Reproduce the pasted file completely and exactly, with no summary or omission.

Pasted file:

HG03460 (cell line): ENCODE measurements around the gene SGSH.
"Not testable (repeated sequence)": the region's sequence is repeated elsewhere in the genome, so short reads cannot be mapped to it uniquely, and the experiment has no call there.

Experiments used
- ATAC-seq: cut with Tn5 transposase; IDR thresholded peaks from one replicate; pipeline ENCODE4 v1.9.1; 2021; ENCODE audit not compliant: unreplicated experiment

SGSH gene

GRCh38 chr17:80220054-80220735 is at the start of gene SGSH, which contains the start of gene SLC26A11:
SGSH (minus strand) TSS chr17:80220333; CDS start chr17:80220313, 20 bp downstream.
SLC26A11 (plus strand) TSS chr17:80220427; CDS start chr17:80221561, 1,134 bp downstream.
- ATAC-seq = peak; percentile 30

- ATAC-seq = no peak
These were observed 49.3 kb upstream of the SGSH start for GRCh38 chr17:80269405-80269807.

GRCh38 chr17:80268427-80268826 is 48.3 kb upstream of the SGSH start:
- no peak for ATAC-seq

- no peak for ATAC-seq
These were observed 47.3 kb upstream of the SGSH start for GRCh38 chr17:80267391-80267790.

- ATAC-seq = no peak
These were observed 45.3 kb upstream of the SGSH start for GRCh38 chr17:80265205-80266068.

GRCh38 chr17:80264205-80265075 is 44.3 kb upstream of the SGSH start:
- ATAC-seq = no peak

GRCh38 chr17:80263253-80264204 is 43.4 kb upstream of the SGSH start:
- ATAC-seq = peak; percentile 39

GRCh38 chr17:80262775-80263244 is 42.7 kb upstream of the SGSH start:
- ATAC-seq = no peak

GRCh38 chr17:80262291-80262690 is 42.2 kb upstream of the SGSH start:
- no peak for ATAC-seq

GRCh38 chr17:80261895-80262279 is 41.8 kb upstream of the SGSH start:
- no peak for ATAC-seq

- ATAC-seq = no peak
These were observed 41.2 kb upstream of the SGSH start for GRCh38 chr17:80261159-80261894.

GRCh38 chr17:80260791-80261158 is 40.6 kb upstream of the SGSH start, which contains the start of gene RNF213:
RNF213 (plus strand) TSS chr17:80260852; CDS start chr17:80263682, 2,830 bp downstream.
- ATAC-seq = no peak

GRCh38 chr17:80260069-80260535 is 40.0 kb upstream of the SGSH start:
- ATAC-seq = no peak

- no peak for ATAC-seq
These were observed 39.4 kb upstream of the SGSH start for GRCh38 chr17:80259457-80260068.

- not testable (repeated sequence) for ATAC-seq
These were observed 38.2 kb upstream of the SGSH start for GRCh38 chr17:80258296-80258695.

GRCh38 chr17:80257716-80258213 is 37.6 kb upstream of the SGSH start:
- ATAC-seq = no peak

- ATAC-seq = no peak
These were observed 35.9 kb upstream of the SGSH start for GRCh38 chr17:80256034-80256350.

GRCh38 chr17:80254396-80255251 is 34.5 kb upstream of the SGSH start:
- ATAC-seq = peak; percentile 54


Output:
HG03460 (cell line): ENCODE measurements around the gene SGSH.
"Not testable (repeated sequence)": the region's sequence is repeated elsewhere in the genome, so short reads cannot be mapped to it uniquely, and the experiment has no call there.

Experiments used
- ATAC-seq: cut with Tn5 transposase; IDR thresholded peaks from one replicate; pipeline ENCODE4 v1.9.1; 2021; ENCODE audit not compliant: unreplicated experiment

SGSH gene

GRCh38 chr17:80220054-80220735 is at the start of gene SGSH, which contains the start of gene SLC26A11:
SGSH (minus strand) TSS chr17:80220333; CDS start chr17:80220313, 20 bp downstream.
SLC26A11 (plus strand) TSS chr17:80220427; CDS start chr17:80221561, 1,134 bp downstream.
- ATAC-seq = peak; percentile 30

- ATAC-seq = no peak
These were observed 49.3 kb upstream of the SGSH start for GRCh38 chr17:80269405-80269807.

GRCh38 chr17:80268427-80268826 is 48.3 kb upstream of the SGSH start:
- no peak for ATAC-seq

- no peak for ATAC-seq
These were observed 47.3 kb upstream of the SGSH start for GRCh38 chr17:80267391-80267790.

- ATAC-seq = no peak
These were observed 45.3 kb upstream of the SGSH start for GRCh38 chr17:80265205-80266068.

GRCh38 chr17:80264205-80265075 is 44.3 kb upstream of the SGSH start:
- ATAC-seq = no peak

GRCh38 chr17:80263253-80264204 is 43.4 kb upstream of the SGSH start:
- ATAC-seq = peak; percentile 39

GRCh38 chr17:80262775-80263244 is 42.7 kb upstream of the SGSH start:
- ATAC-seq = no peak

GRCh38 chr17:80262291-80262690 is 42.2 kb upstream of the SGSH start:
- no peak for ATAC-seq

GRCh38 chr17:80261895-80262279 is 41.8 kb upstream of the SGSH start:
- no peak for ATAC-seq

- ATAC-seq = no peak
These were observed 41.2 kb upstream of the SGSH start for GRCh38 chr17:80261159-80261894.

GRCh38 chr17:80260791-80261158 is 40.6 kb upstream of the SGSH start, which contains the start of gene RNF213:
RNF213 (plus strand) TSS chr17:80260852; CDS start chr17:80263682, 2,830 bp downstream.
- ATAC-seq = no peak

GRCh38 chr17:80260069-80260535 is 40.0 kb upstream of the SGSH start:
- ATAC-seq = no peak

- no peak for ATAC-seq
These were observed 39.4 kb upstream of the SGSH start for GRCh38 chr17:80259457-80260068.

- not testable (repeated sequence) for ATAC-seq
These were observed 38.2 kb upstream of the SGSH start for GRCh38 chr17:80258296-80258695.

GRCh38 chr17:80257716-80258213 is 37.6 kb upstream of the SGSH start:
- ATAC-seq = no peak

- ATAC-seq = no peak
These were observed 35.9 kb upstream of the SGSH start for GRCh38 chr17:80256034-80256350.

GRCh38 chr17:80254396-80255251 is 34.5 kb upstream of the SGSH start:
- ATAC-seq = peak; percentile 54